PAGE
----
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|Viral pharyngitis, the most common cause of a sore throat.|
- viral infections,
- group A streptococcal infection (GAS) bacterial infection,
- pharyngitis (inflammation of the throat),
- tonsillitis (inflammation of the tonsils), or dehydration, which leads to the throat drying up.
Symptoms of sore throat include:
- a scratchy sensation
- pain during swallowing
- discomfort while speaking
- a burning sensation
- swelling in the neck
For sore throat caused by bacteria (GAS), treatment with antibiotics may help the person get better faster, reduce the risk that the bacterial infection spreads, prevent retropharyngeal abscesses and quinsy, and reduce the risk of other complications such as rheumatic fever and rheumatic heart disease. In most developed countries, post-streptococcal diseases have become far less common. For this reason, awareness and public health initiatives to promote minimizing the use of antibiotics for viral infections has become the focus.
Approximately 35% of childhood sore throats and 5-25% of adults sore throats are caused by a bacterial infection from group A streptococcus. Sore throats that are "non-group A streptococcus" are assumed to be caused by a viral infection. Sore throat is a common reason for people to visit their primary care doctors and the top reason for antibiotic prescriptions by primary care practitioners such as family doctors. In the United States, about 1% of all visits to the hospital emergency department, physician office and medical clinics, and outpatient clinics are for sore throat (over 7 million visits for adults and 7 million visits for children per year).
A sore throat is pain felt anywhere in the throat.
The most common cause (80%) is acute viral pharyngitis, a viral infection of the throat. Other causes include other bacterial infections (such as group A streptococcus or streptococcal pharyngitis), trauma, and tumors. Gastroesophageal (acid) reflux disease can cause stomach acid to back up into the throat and also cause the throat to become sore. In children, streptococcal pharyngitis is the cause of 35–37% of sore throats.
The symptoms of a viral infection and a bacterial infection may be very similar. Some clinical guidelines suggest that the cause of a sore throat is confirmed prior to prescribing antibiotic therapy and only recommend antibiotics for children who are at high risk of non-suppurative complications. A group A streptococcus infection can be diagnosed by throat culture or a rapid test. In order to perform a throat culture, a sample from the throat (obtained by swabbing) is cultured (grown) on a blood agar plate to confirm the presence of group A streptococcus. Throat cultures are effective for people who have a low bacterial count (high sensitivity), however, throat cultures usually take about 48 hours to obtain the results.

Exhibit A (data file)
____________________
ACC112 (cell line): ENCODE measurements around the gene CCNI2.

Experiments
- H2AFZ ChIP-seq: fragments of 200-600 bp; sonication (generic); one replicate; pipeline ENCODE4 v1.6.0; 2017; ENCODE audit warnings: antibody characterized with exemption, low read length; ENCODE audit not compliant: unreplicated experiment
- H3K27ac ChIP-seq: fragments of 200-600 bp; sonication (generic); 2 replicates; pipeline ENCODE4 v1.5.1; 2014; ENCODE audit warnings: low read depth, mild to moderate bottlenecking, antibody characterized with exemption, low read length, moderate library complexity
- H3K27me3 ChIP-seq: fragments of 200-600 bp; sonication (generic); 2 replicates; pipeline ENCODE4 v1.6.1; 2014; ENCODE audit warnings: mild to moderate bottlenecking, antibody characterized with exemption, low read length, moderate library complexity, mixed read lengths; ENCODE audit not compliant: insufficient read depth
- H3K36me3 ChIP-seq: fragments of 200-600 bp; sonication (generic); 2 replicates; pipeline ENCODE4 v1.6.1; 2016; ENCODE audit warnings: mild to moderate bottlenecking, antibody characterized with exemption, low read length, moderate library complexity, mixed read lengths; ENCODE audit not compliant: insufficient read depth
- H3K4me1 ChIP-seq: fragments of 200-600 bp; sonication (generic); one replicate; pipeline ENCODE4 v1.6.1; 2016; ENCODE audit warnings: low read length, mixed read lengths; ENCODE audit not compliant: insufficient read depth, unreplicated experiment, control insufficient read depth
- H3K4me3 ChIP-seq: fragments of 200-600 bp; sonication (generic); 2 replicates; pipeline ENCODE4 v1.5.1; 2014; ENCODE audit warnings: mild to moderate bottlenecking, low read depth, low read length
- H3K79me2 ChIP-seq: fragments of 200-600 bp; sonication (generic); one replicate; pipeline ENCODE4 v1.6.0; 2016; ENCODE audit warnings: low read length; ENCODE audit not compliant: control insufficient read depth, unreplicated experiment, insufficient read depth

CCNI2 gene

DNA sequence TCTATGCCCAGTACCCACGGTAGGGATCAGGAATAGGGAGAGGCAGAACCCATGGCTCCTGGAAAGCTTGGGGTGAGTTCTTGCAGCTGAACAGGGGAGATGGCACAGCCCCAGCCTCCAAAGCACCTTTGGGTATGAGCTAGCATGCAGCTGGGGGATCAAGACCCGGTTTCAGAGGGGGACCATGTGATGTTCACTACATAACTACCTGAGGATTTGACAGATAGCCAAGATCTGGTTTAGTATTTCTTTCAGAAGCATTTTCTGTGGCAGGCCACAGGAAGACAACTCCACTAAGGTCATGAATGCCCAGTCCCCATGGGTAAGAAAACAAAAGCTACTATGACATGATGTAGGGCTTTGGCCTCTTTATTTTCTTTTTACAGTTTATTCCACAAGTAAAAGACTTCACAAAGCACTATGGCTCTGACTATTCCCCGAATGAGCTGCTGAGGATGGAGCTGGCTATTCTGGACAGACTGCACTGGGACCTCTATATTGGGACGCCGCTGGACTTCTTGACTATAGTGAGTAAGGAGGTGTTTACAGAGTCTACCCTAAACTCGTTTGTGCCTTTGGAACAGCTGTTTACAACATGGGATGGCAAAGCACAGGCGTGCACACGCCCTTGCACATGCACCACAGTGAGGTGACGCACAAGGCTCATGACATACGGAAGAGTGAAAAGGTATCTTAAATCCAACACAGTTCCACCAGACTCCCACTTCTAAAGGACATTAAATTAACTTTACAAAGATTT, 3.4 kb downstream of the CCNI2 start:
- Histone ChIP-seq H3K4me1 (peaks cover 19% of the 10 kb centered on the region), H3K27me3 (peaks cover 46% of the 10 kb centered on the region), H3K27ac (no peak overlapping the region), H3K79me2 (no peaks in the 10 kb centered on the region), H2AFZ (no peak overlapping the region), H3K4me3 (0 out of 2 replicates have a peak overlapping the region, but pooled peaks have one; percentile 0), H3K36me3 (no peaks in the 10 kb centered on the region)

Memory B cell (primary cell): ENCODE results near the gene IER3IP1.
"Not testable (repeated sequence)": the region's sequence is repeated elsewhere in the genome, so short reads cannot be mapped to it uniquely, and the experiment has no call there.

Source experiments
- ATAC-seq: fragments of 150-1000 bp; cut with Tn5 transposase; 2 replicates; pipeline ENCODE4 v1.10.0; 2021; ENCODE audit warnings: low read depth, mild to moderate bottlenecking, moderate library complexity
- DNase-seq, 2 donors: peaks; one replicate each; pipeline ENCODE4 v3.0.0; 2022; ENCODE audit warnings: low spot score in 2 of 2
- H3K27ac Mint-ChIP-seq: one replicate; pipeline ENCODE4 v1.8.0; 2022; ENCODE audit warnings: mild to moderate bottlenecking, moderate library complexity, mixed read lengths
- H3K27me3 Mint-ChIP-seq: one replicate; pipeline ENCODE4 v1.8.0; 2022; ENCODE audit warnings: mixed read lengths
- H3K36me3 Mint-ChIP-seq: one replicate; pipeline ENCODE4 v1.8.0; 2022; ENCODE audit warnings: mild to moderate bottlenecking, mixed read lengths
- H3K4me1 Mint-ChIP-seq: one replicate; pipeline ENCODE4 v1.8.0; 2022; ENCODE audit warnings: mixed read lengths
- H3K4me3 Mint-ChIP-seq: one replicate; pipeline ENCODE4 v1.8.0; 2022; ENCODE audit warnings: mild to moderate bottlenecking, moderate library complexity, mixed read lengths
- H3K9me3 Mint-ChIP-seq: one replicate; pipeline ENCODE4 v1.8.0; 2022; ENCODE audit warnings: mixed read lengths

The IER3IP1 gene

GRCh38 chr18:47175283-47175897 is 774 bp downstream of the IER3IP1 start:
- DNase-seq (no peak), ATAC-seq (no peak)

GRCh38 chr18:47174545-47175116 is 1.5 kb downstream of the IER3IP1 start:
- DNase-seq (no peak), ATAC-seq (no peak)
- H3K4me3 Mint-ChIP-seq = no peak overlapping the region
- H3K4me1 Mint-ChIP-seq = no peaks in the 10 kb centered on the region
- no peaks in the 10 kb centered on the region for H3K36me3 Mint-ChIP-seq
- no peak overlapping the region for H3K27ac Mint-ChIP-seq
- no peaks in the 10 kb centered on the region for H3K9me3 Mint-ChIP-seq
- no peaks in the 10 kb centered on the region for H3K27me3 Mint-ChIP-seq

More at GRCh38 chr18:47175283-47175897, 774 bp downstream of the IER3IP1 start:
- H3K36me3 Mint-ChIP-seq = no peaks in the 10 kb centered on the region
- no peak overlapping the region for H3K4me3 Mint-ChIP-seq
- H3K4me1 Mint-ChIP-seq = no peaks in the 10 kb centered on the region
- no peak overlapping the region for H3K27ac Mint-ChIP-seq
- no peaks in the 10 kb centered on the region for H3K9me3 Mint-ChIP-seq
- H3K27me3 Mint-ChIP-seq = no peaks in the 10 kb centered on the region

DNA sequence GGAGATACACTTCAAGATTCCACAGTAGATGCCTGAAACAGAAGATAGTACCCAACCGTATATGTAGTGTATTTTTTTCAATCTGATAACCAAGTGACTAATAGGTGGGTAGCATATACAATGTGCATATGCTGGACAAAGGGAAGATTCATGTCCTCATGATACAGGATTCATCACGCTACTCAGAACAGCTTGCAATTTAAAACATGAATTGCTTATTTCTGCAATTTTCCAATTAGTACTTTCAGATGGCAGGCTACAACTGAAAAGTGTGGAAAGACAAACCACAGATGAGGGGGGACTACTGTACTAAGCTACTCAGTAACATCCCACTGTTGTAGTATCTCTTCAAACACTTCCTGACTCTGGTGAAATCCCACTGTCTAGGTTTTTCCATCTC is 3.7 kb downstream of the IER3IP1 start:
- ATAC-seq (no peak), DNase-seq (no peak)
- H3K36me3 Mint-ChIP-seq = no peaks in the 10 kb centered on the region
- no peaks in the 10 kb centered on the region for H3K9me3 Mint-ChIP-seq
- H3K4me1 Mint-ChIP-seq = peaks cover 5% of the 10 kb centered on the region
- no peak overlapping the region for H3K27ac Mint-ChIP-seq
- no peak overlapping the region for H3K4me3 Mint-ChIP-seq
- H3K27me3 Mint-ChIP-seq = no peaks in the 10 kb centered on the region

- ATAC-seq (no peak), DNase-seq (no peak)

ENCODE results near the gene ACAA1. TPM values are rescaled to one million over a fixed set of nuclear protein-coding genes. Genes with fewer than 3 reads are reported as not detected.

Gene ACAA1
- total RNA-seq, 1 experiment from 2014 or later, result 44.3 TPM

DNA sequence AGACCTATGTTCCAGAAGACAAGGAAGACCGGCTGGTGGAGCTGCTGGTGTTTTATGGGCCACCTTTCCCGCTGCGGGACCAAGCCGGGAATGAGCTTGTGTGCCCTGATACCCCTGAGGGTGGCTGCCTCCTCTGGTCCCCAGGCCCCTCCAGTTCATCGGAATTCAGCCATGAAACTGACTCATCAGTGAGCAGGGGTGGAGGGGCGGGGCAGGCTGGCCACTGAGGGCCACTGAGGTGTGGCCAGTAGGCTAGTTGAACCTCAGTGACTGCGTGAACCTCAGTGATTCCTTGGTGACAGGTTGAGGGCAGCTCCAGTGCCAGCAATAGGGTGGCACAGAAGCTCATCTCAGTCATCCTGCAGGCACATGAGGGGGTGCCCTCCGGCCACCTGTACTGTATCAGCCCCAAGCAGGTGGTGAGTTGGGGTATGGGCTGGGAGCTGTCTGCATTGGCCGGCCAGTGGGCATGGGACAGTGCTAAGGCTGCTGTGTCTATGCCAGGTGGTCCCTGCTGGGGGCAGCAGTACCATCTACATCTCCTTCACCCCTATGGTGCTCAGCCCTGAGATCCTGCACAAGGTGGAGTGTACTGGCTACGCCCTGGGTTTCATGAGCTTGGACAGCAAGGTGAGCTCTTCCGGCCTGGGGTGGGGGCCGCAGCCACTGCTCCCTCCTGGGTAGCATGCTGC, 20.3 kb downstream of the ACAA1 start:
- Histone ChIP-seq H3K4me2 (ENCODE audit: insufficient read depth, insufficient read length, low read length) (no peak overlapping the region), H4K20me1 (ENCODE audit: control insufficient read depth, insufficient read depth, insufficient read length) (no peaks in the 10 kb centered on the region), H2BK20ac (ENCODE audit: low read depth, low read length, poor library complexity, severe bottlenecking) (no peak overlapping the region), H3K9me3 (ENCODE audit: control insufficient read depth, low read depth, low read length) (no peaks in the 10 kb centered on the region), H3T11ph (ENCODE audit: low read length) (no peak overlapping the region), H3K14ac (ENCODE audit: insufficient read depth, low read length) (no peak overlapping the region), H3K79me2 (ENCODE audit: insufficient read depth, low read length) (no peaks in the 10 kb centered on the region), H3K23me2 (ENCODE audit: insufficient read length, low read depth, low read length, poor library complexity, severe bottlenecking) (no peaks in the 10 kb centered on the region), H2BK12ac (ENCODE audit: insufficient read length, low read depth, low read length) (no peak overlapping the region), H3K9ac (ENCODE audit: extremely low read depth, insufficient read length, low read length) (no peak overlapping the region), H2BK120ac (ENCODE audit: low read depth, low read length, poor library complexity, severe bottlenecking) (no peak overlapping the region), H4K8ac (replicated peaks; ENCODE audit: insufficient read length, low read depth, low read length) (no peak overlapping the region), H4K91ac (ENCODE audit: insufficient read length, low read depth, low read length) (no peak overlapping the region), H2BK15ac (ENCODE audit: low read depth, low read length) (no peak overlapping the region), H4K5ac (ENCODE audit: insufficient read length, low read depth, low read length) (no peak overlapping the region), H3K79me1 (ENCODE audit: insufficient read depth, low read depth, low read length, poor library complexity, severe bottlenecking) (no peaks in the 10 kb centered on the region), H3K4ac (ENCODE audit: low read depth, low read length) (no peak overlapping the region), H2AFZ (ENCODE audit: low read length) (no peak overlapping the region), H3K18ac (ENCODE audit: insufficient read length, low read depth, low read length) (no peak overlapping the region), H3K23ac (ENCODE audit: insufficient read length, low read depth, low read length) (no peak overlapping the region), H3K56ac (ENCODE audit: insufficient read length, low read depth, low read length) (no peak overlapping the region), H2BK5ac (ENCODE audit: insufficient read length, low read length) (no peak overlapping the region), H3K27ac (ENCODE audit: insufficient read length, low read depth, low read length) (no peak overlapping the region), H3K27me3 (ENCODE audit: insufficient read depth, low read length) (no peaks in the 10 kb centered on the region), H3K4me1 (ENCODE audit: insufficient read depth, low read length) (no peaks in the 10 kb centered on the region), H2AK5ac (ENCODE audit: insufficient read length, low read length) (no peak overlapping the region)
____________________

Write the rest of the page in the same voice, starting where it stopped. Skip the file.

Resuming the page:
Clinicians often also make treatment decisions based on the person's signs and symptoms alone. In the US, approximately 2/3rd of adults and half of children with sore throat are diagnosed based on symptoms and do not have testing for the presence of GAS to confirm a bacterial infection.
Rapid tests to detect GAS (bacteria) give a positive or negative result that is usually based on a colour change on a test strip that contains a throat swab (sample). Test strips detect a cell wall carbohydrate that is specific to GAS by using an immunologic reaction. Rapid testing can be performed in the doctors office and usually takes 5–10 minutes for the test strip to indicate the result. Specificity for most rapid tests is approximately 95%, however sensitivity is about 85%. Although the use of rapid testing has been linked with an overall reduction in antibiotic prescriptions, further research is necessary to understand other outcomes such as safety, and when the person starts to feel better.
Numerous clinical scoring systems (decision tools) have also been developed to support clinical decisions. Scoring systems that have been proposed include Centor's, McIsaac's, and the feverPAIN. A clinical scoring system is often used along with a rapid test. The scoring systems use observed signs and symptoms in order to determine the likelihood of a bacterial infection.
Pain medications such as non-steroidal anti-inflammatory drugs (NSAIDs) and paracetamol (acetaminophen) help in the management of pain. The use of corticosteroids seems to increase slightly the likelihood of resolution and the reduction of pain, but more analysis is necessary to ensure that this minimal benefit outweighs the risks. Antibiotics probably reduce pain, diminish headaches and could prevent some sore throat complications; but, since these effects are small, they must be balanced with the threat of antimicrobial resistance. It is not known whether antibiotics are effective for preventing recurrent sore throat.
There is an old wives tale that having a hot drink can help with common cold and influenza symptoms, including sore throat, but there is only limited evidence to support this idea. If the sore throat is unrelated to a cold and is caused by for example tonsillitis, a cold drink may be helpful.
There are also other medications like lozenges which can help people to cope with a sore throat.
Without active treatment, symptoms usually last two to seven days.
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